This is not what OP asked because the returned object is not an instance of the passed-in object type and won't share any behavior with that object except for the interface method. –  Marko Topolnik Dec 22 '12 at 11:36
    
Well you've changed the answer :) you stated at first that the problem was with you can't override static methods. –  Mattias Isegran Bergander Dec 22 '12 at 11:41
1  
Yes, can't argue that by using Proxy you'll end up with less code, which is a plus. –  Aviram Segal Dec 22 '12 at 12:11

You can't do that generally, without the knowledge of the exact object type you are decorating. If you know it, then you can create a subclass of that particular class with the implementation changed. Java's type system just isn't flexible enough to mix and match interface implementation like you need.

You could resort to dynamic class definition techniques, which would create a dynamic proxy for every object you pass into your decorate method, but there's an order of magnitude more complexity in such an approach.

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Such kind of dynamic behavior is not directly supported in Java. But you can achieve something like this when the object cooperates. I.e. it could provide a method to change the implementation of myMethod:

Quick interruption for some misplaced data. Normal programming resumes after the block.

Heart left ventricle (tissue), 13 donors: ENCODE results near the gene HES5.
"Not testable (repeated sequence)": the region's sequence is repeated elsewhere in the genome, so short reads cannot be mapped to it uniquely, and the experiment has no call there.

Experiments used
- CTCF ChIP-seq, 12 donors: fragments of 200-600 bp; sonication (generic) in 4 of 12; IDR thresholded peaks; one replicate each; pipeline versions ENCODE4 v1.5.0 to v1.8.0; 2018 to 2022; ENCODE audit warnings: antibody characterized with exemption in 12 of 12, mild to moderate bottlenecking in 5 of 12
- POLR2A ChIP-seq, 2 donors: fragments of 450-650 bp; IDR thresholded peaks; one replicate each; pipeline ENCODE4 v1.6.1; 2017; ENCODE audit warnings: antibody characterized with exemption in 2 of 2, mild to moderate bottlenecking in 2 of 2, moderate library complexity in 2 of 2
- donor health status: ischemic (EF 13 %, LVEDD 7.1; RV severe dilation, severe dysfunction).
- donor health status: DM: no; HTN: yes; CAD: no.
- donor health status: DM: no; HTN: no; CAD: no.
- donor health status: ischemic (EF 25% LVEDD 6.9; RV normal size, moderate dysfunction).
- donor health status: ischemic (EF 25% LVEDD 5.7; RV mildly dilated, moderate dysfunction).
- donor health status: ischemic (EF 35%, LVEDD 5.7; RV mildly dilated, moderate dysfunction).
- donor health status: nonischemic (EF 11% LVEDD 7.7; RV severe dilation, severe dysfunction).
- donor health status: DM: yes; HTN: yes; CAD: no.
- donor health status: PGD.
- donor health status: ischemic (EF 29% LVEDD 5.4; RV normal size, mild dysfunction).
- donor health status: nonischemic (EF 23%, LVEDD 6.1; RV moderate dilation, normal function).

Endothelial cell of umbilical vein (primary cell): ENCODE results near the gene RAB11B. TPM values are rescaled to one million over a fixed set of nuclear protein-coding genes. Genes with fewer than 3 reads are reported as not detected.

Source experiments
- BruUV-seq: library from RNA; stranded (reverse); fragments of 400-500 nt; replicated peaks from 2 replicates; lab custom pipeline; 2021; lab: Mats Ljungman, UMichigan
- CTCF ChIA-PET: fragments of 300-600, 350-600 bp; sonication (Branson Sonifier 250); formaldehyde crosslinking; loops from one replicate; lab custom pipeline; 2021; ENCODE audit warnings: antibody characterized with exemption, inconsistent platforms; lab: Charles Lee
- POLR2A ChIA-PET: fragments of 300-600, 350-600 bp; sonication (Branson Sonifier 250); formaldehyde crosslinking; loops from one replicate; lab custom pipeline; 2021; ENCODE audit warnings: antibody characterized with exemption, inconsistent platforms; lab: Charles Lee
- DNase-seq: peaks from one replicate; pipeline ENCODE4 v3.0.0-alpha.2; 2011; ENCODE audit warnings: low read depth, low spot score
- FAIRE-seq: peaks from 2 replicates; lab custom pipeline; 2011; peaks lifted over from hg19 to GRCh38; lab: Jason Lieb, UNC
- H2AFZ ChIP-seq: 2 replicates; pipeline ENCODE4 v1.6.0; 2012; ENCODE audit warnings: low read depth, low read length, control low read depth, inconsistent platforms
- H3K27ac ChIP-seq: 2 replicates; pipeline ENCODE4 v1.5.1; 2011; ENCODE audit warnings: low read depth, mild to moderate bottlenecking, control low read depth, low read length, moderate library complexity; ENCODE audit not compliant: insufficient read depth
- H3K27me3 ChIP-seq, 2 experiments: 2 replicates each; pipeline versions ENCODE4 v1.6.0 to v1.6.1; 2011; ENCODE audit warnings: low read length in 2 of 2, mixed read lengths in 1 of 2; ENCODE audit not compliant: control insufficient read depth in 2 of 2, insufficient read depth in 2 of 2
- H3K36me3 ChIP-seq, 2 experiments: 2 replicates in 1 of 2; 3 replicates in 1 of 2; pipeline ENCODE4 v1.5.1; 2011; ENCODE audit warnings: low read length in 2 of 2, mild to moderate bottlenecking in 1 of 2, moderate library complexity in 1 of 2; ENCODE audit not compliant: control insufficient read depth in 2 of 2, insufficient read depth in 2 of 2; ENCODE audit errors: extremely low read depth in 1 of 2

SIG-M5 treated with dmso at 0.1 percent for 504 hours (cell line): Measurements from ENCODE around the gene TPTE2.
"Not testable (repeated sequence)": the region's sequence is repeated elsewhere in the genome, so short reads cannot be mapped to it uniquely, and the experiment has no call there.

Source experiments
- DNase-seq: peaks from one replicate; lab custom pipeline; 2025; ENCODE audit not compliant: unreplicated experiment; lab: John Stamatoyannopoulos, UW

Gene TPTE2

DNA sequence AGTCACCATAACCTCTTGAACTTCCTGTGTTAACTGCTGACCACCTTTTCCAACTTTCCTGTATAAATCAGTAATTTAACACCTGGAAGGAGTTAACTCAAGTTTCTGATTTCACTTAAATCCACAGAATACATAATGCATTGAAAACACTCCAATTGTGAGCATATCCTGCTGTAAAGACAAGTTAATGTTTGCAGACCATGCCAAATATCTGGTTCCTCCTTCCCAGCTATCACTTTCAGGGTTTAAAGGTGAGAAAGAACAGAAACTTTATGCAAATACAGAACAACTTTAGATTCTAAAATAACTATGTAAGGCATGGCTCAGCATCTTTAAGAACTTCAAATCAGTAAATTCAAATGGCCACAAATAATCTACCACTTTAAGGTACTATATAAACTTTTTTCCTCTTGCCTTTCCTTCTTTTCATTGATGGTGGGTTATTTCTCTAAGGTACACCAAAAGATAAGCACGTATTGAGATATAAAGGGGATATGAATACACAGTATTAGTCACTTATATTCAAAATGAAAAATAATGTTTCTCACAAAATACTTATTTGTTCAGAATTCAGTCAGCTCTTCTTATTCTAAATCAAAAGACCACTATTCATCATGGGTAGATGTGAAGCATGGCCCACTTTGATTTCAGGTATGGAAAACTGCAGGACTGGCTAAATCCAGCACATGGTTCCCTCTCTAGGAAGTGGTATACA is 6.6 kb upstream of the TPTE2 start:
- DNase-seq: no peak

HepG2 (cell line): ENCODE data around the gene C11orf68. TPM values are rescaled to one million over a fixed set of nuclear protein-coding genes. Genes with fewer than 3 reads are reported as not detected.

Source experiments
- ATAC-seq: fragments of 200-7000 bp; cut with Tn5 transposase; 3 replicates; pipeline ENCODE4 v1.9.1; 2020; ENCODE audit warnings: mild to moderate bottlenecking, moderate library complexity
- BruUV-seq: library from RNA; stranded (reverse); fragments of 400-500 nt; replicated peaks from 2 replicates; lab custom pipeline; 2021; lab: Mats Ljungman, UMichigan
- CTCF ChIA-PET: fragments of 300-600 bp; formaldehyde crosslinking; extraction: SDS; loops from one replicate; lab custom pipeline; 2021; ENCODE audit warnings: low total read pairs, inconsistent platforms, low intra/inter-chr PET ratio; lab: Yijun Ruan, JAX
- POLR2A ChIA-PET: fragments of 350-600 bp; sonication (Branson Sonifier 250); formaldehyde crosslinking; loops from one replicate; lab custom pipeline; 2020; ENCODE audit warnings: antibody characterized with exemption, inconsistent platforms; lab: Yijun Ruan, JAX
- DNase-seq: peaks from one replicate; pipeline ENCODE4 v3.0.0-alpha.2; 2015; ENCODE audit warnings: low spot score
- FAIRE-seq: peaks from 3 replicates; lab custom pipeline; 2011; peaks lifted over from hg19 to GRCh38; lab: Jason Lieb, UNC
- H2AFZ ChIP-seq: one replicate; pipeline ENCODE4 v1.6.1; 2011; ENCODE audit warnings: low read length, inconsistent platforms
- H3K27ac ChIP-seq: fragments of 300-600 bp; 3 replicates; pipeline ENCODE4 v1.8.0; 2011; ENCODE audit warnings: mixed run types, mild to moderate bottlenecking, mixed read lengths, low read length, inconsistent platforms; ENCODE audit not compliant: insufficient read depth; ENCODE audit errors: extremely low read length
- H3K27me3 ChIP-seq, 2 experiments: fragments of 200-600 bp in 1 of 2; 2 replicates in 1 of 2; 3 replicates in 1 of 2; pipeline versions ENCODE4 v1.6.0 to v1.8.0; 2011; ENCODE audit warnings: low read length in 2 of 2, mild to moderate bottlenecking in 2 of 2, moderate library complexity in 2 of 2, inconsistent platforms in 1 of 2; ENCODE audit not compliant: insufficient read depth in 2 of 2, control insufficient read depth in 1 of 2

void changeMethod(MyInterface other) {
    realImpl = other;
}
Object myMethod (Object obj) {
    return realImpl.myMethod(obj);
}
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Using CGLib you can implements interfaces at runtime.

Example -

public class KeySample {
      private interface MyFactory {
         public Object newInstance(int a, char[] b, String d);
      }
      public static void main(String[] args) {
          MyFactory f = (MyFactory)KeyFactory.create(MyFactory.class);
          Object key1 = f.newInstance(20, new char[]{ 'a', 'b' }, "hello");
          Object key2 = f.newInstance(20, new char[]{ 'a', 'b' }, "hello");
          Object key3 = f.newInstance(20, new char[]{ 'a', '_' }, "hello");
          System.out.println(key1.equals(key2));
          System.out.println(key2.equals(key3));